Other approaches recently developed have reported a novel sensing protocol based upon electrochemical methods and are similar to glucose sensors that use disposable carbon-based strips with a small electronic reader.

Researchers have shown the sensing of cathinone substitutes to be comparable to HPLC; detection of mephedrone and 4-MEC was possible in seized street samples (NRG-2), so the method could potentially offer on-the-spot analytical screening (6)(7). However, once again the approach is not without its limitations. If multiple NPS are present, the sensor is unlikely to be able to distinguish between them since selectivity is limited. Even in our recent work, we have now moved to using HPLC with electrochemical detection (8). However, while this provides a new laboratory-based approach, a selective and sensitive NPS sensor is still required and needs developing. 

Work in progress

From the above quick summary, it is clear that a rapid in-the-field sensor covering all subcategories outlined by the UNODC would be ideal; however, this has yet to be realized. And though we’ve seen some promising research, we must not forget that such screening tools need to be accurate – a point that was proven in a recent case in Australia, where a routine roadside drug test reported positive for methamphetamine – a drug the victim said he had never touched (9). The roadside drug test on the victim’s saliva was positive, which allowed further testing in a portable testing station where the second test was negative. However, a further sample was sent for laboratory analysis, which came back as positive two weeks later. Luckily, the accused challenged the result and further retests were negative.

Saliva is a complex matrix and the tests are looking for minute amounts of drugs, which makes the results unreliable. Clearly, development must focus on reducing false positives (and negatives) to ensure robustness. What is surprising in this case is that the laboratory “confirmatory” test also got it wrong...

Whichever analytical protocol is taken forward, the variety within each sub-category of NPS is huge – particularly between different generations. Another issue faced by analytical scientists regarding the detection of NPSs is the presence of adulterants within a sample. Our research showed that “street samples” contained caffeine and benzocaine in addition to the active ingredients. Other groups have also found novocaine, lidocaine sugars and many other compound classes. These ingredients can be randomly changed, which adds to the complexity of testing – in most cases, real sample testing and the effect of interferents is merely an afterthought. In summary, there is much work for analytical scientists to do in combatting the war on NPS. In particular, a portable, rapid, cheap yet sensitive and selective sensor is still required. Sadly, we are aiming for a moving target. As one legal high is made illegal, sensors are developed accordingly, and these are rapidly changed as others emerge. On a high note, it certainly means that this area of research remains both exciting and challenging...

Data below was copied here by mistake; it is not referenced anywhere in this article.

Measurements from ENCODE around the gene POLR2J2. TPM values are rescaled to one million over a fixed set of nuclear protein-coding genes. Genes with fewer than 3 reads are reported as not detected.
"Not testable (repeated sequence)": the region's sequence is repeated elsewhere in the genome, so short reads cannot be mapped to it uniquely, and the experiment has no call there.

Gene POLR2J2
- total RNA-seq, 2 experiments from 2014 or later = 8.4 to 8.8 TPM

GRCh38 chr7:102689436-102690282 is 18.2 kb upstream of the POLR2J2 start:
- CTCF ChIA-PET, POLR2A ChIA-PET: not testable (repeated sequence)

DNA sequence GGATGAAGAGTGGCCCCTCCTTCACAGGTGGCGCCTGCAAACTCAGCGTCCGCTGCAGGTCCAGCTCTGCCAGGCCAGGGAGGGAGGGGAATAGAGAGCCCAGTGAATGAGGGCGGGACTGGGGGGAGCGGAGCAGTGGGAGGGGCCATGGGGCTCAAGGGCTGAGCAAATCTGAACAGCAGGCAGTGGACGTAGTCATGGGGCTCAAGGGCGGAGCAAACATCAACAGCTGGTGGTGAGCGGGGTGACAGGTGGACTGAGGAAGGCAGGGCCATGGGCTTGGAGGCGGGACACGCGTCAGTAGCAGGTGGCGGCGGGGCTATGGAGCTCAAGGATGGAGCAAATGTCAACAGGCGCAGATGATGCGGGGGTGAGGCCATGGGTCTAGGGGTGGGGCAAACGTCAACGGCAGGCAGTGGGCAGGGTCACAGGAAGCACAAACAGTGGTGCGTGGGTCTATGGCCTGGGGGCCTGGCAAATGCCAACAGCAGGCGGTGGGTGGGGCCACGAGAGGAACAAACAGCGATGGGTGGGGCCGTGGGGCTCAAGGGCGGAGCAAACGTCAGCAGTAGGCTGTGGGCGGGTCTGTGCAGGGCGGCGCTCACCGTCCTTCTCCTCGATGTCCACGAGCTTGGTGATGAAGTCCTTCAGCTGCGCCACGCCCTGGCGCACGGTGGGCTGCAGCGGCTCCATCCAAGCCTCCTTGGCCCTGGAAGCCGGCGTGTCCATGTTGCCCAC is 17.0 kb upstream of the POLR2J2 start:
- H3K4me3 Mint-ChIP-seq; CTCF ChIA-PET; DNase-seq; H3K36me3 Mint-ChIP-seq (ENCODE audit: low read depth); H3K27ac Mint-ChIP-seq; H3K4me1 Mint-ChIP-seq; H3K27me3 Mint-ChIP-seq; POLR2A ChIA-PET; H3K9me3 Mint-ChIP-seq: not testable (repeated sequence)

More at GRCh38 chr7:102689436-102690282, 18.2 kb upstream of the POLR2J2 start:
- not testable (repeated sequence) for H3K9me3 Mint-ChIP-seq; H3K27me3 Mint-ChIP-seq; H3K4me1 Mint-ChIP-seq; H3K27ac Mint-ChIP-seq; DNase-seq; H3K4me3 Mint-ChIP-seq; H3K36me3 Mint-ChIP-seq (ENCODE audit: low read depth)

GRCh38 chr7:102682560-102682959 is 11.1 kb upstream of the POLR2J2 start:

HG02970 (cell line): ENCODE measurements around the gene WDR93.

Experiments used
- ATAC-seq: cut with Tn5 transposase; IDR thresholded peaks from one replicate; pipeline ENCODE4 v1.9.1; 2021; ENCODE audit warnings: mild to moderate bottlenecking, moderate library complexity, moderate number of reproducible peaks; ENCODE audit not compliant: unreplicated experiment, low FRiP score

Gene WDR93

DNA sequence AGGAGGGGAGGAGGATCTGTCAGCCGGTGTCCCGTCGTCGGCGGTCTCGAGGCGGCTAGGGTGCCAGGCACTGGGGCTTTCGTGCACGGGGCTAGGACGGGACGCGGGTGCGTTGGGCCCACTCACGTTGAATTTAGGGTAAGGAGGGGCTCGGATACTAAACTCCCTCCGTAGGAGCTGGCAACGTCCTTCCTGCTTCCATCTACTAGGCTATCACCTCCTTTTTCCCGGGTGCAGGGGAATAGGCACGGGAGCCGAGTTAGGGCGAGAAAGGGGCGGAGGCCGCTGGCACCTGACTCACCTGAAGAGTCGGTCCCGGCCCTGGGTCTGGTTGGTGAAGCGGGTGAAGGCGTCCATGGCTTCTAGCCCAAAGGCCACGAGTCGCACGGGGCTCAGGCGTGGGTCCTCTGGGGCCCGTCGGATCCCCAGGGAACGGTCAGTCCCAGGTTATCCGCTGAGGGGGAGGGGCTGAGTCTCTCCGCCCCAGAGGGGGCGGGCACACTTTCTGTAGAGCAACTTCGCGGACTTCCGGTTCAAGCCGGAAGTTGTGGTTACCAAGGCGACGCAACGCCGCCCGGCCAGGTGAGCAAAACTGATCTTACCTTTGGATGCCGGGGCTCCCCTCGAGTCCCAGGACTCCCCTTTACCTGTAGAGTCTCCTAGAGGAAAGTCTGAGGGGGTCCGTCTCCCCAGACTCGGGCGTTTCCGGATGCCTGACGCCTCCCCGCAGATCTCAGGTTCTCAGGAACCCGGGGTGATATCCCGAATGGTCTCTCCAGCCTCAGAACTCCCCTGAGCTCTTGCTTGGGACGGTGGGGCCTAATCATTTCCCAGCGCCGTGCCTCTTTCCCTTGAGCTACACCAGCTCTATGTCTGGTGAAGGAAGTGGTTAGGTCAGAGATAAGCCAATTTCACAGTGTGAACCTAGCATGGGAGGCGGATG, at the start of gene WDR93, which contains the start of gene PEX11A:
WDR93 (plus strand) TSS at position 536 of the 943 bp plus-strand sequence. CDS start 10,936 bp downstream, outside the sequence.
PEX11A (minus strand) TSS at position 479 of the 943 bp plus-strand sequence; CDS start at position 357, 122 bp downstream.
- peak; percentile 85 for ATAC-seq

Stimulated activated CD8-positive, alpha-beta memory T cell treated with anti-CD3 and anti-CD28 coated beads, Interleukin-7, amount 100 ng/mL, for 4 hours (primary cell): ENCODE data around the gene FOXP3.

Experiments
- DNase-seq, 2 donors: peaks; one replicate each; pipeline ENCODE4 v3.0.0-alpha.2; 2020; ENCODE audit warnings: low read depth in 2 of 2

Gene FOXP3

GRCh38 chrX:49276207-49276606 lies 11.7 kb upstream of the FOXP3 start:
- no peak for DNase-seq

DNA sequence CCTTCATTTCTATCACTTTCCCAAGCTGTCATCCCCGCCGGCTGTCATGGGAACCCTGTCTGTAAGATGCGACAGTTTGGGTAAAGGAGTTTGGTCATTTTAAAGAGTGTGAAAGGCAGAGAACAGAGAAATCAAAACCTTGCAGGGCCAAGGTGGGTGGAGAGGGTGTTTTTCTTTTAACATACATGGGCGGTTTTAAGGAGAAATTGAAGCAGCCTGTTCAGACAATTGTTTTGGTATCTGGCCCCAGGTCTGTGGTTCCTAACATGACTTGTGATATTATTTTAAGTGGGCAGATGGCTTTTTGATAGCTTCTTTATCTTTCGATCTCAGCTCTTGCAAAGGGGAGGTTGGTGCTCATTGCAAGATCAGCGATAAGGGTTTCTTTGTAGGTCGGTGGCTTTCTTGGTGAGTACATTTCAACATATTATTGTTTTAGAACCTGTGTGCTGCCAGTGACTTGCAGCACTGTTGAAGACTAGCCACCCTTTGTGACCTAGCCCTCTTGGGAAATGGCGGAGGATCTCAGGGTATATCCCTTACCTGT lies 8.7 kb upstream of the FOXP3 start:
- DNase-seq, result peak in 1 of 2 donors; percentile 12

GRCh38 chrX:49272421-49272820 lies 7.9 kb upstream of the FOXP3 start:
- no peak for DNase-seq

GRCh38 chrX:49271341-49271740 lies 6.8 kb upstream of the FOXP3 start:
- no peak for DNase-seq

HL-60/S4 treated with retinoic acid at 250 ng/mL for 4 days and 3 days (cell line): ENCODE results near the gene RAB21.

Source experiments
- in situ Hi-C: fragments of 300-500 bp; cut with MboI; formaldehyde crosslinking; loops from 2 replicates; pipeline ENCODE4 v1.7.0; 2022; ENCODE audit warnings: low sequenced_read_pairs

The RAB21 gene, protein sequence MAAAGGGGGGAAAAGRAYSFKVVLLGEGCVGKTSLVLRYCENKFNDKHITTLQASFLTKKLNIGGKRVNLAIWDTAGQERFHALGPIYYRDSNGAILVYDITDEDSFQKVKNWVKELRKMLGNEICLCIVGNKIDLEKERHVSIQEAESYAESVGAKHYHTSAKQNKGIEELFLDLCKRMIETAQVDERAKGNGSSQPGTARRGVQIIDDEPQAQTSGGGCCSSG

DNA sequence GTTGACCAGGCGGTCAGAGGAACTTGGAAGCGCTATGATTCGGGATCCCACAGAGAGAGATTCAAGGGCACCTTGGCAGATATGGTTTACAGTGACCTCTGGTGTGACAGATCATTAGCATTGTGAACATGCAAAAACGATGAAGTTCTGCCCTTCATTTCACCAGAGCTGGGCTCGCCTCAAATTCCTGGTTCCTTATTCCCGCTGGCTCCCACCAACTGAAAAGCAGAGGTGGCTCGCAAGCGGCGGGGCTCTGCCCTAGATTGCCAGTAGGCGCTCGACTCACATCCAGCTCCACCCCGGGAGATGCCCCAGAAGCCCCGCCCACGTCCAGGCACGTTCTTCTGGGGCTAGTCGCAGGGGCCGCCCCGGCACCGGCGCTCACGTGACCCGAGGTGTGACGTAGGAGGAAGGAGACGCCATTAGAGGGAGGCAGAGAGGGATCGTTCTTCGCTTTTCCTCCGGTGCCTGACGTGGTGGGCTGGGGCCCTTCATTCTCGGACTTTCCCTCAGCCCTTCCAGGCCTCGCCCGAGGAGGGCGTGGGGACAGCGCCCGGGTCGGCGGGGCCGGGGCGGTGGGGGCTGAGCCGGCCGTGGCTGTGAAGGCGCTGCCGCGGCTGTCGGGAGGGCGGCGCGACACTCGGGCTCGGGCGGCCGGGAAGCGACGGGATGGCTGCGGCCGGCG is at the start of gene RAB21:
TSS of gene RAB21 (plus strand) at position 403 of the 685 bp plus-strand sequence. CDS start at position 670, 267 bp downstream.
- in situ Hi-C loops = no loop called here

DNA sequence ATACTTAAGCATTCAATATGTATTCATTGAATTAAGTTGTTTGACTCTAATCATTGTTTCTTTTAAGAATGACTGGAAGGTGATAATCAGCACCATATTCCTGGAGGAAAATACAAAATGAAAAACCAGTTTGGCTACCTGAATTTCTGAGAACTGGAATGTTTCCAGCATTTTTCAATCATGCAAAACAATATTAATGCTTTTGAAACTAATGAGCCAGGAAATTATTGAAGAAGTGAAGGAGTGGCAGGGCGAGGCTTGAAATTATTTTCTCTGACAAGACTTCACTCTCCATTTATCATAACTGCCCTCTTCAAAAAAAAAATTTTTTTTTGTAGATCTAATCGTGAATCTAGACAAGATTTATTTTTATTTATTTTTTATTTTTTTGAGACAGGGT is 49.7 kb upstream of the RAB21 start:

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  1. 1“Call to close ‘head shops’ as experts warn legal highs will kill more people than heroin within two years”, www.dailymail.co.uk/news/article-2727072/Legal-highs-kill-people-heroin-two-years-drugs-experts-warn.html
  2. JP Smith JP, OB Sutcliffe OB, CE Banks CE, “An overview of recent developments in the analytical detection of new psychoactive substances (NPSs)”, Analyst, 140(15), 4932–48 (2015). PMID: 26031385.
  3. N N Daeid, et al., “Development of gas chromatography-mass spectrometry (GC-MS) and other rapid screening methods for the analysis of 16 ‘legal high’ cathinone derivatives”, Sci Justice, 54, 22–31 (2014). PMID: 24438774.
  4. L Elie, et al., “Microcrystalline identification of selected designer drugs”, Forensic Sci Int, 214, 182–188 (2012). PMID: 21889275.
  5. MJ Swortwood, WL Hearn, AP DeCaprio, “Cross-reactivity of designer drugs, including cathinone derivatives, in commercial enzyme-linked immunosorbent assays”, Drug Test Anal, 6, 716–727 (2014). PMID: 23677923.
  6. JP Smith, et al., “Forensic electrochemistry applied to the sensing of new psychoactive substances: electroanalytical sensing of synthetic cathinones and analytical validation in the quantification of seized street samples,” Anal Chem, 86, 9985–9992 (2014). PMID: 25163028.
  7. JP Smith, et al., “Forensic electrochemistry: the electroanalytical sensing of synthetic cathinone-derivatives and their accompanying adulterants in ‘legal high’ products”, Analyst, 139, 389–400 (2014). PMID: 24287637.
  8. Y Khaled, et al., “Detection and quantification of new psychoactive substances (NPSs) within the evolved ‘legal high’ product, NRG-2, using high performance liquid chromatography-amperometric detection (HPLC-AD)”, Analyst, 140(18):6283–94 (2015). PMID: 26244169.
  9. “Legal nightmare for man as drug driving test returns positive for drug he’s never used”, www.smh.com.au/national/health/legal-nightmare-for-man-as-drug-driving-test-returns-positive-for-drug-hes-never-used-20151111-gkww9b.html
About the Author

Melanie Voigt, Anika Gold, Christina Blaesing, Timo Hoelscher and Martin Jaeger are researchers at Niederrhein University of Applied Sciences, Department of Chemistry, Instrumental Analytical Chemistry, Germany.